John A. Duerk

Archives

In 2017, my comrade Michael invited me to appear on Vegan World Radio, a KPFT (90.1 FM) program in Houston, Texas. We talked about a variety of issues, including veganism, music, teaching, and activism. As an idea, animal liberation deserves far more attention than it receives. If you care about animals, please stop eating them. Click here if you’d like to learn more about the vegan lifestyle. Immediately below is the audio… Read More

Hiking is a restorative exercise.  You disconnect from society and reconnect with nature and yourself.  I meant what I said when I told people that I would do more of it once I relocated to this part of the country.  Last year, I made time to explore a couple of different trails in the Sierras.  This year, I pushed the total number to seven, including a visit to a lesser known national… Read More

Teachers know the feeling all too well: the natural buzz of summer crashes when fall preparation must begin.  Yes, the August crash is inevitable.  Now, I still have three weeks of break left, but I’m a planner who doesn’t like to leave work until the last minute.  While it might sound strange, I always look forward to a new academic year because it’s full of possibility, and I wonder about who I… Read More

I’ve been living on the South Shore of Lake Tahoe for over four months and my life has changed in certain ways.  Yes, I’ve become a Subaru Forester-driving, Patagonia hoody-wearing, mountain and forest-loving Californian.  No apologies.  The choice to move here easily makes it onto the shortlist of the best decisions that I’ve made in my life to date.  This is where I’d like to stay for the rest of my career. … Read More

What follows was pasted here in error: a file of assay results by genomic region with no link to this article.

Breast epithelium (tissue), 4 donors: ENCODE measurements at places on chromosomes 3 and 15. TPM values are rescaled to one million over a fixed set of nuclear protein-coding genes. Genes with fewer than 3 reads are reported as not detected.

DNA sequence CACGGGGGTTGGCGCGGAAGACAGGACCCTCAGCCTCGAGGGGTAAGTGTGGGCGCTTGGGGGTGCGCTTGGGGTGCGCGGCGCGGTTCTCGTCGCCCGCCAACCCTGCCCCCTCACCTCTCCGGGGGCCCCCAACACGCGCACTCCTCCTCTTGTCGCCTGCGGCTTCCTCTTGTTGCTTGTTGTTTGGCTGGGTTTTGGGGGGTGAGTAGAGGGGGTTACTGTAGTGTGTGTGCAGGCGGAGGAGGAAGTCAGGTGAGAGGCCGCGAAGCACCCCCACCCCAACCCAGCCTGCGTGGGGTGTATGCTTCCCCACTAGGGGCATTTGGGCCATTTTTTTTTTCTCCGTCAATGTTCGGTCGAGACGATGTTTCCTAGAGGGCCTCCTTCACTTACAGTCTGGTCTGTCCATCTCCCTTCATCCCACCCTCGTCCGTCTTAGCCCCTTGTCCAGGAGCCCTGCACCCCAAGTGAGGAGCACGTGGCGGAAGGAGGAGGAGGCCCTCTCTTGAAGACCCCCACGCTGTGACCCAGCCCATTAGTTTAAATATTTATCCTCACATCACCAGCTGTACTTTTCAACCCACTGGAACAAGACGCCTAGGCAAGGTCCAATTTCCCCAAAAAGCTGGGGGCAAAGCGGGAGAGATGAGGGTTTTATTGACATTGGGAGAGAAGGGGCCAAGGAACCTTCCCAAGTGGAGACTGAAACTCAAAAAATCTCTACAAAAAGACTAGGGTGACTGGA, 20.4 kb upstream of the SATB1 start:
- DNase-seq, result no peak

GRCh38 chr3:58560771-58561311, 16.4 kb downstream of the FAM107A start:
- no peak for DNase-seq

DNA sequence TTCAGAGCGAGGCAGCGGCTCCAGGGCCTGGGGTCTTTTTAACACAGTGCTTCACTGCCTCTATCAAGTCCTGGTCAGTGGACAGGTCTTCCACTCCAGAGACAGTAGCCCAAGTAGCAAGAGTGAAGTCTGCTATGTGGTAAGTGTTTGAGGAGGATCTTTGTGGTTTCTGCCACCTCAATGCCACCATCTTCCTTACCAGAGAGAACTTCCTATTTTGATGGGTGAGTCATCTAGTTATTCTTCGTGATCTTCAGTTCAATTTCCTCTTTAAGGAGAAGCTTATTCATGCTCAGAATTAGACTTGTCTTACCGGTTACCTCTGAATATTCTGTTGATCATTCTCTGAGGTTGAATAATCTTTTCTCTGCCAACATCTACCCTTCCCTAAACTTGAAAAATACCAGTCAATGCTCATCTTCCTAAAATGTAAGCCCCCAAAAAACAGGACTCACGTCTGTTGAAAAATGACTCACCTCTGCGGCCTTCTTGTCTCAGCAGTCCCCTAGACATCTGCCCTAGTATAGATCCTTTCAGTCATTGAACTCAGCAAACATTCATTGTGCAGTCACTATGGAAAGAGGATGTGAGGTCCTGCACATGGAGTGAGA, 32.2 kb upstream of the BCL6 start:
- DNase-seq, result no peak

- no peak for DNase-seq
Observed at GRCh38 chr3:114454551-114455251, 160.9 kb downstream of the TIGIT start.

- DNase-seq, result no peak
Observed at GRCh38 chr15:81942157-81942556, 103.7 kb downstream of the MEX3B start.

“I’m not walking away from here with a bunch of things I still need to declare…” -Bane On Saturday, I will depart Houston to pursue a new teaching position in South Lake Tahoe, California.  Yes, I’m moving to the Sierra Nevada Mountains!  While I lived in between three mountain ranges during my stint in Arizona, I have never lived in them or at 6237 feet above sea level.  I’m ecstatic about this… Read More

After years of controversy, the Texas State Board of Education unanimously agreed to adopt a high school Mexican-American studies course, but then nine members voted to change its name from “Mexican-American Studies” to “Ethnic Studies: An Overview of Americans of Mexican Descent.”  While this might appear rather innocuous, the decision speaks to a much deeper issue that has some upset.  For example, board member Marisa Perez-Diaz from Converse, Texas called it “discrimination”… Read More

A colleague and I enrolled in a continuing education class at Rice University called Democracy and Disagreement this semester as an extension of our work with the Center for Civic Engagement.  Part of what attracted me to it is Dr. Elizabeth Barre’s interdisciplinary approach, which encompasses other important fields such as psychology and biology.  One of the major themes we’ve been discussing is the debate over what is more likely to shape… Read More

When each semester winds down, a bittersweet thought crosses my mind: I won’t teach most of my students ever again.  Now, I periodically encounter them in the hallway or at a campus event, but our instructional time together is over.  As this realization sinks in, I wonder what impact my class had upon them.  This is difficult to gauge.  It feels strange to spend all of those weeks together and then watch… Read More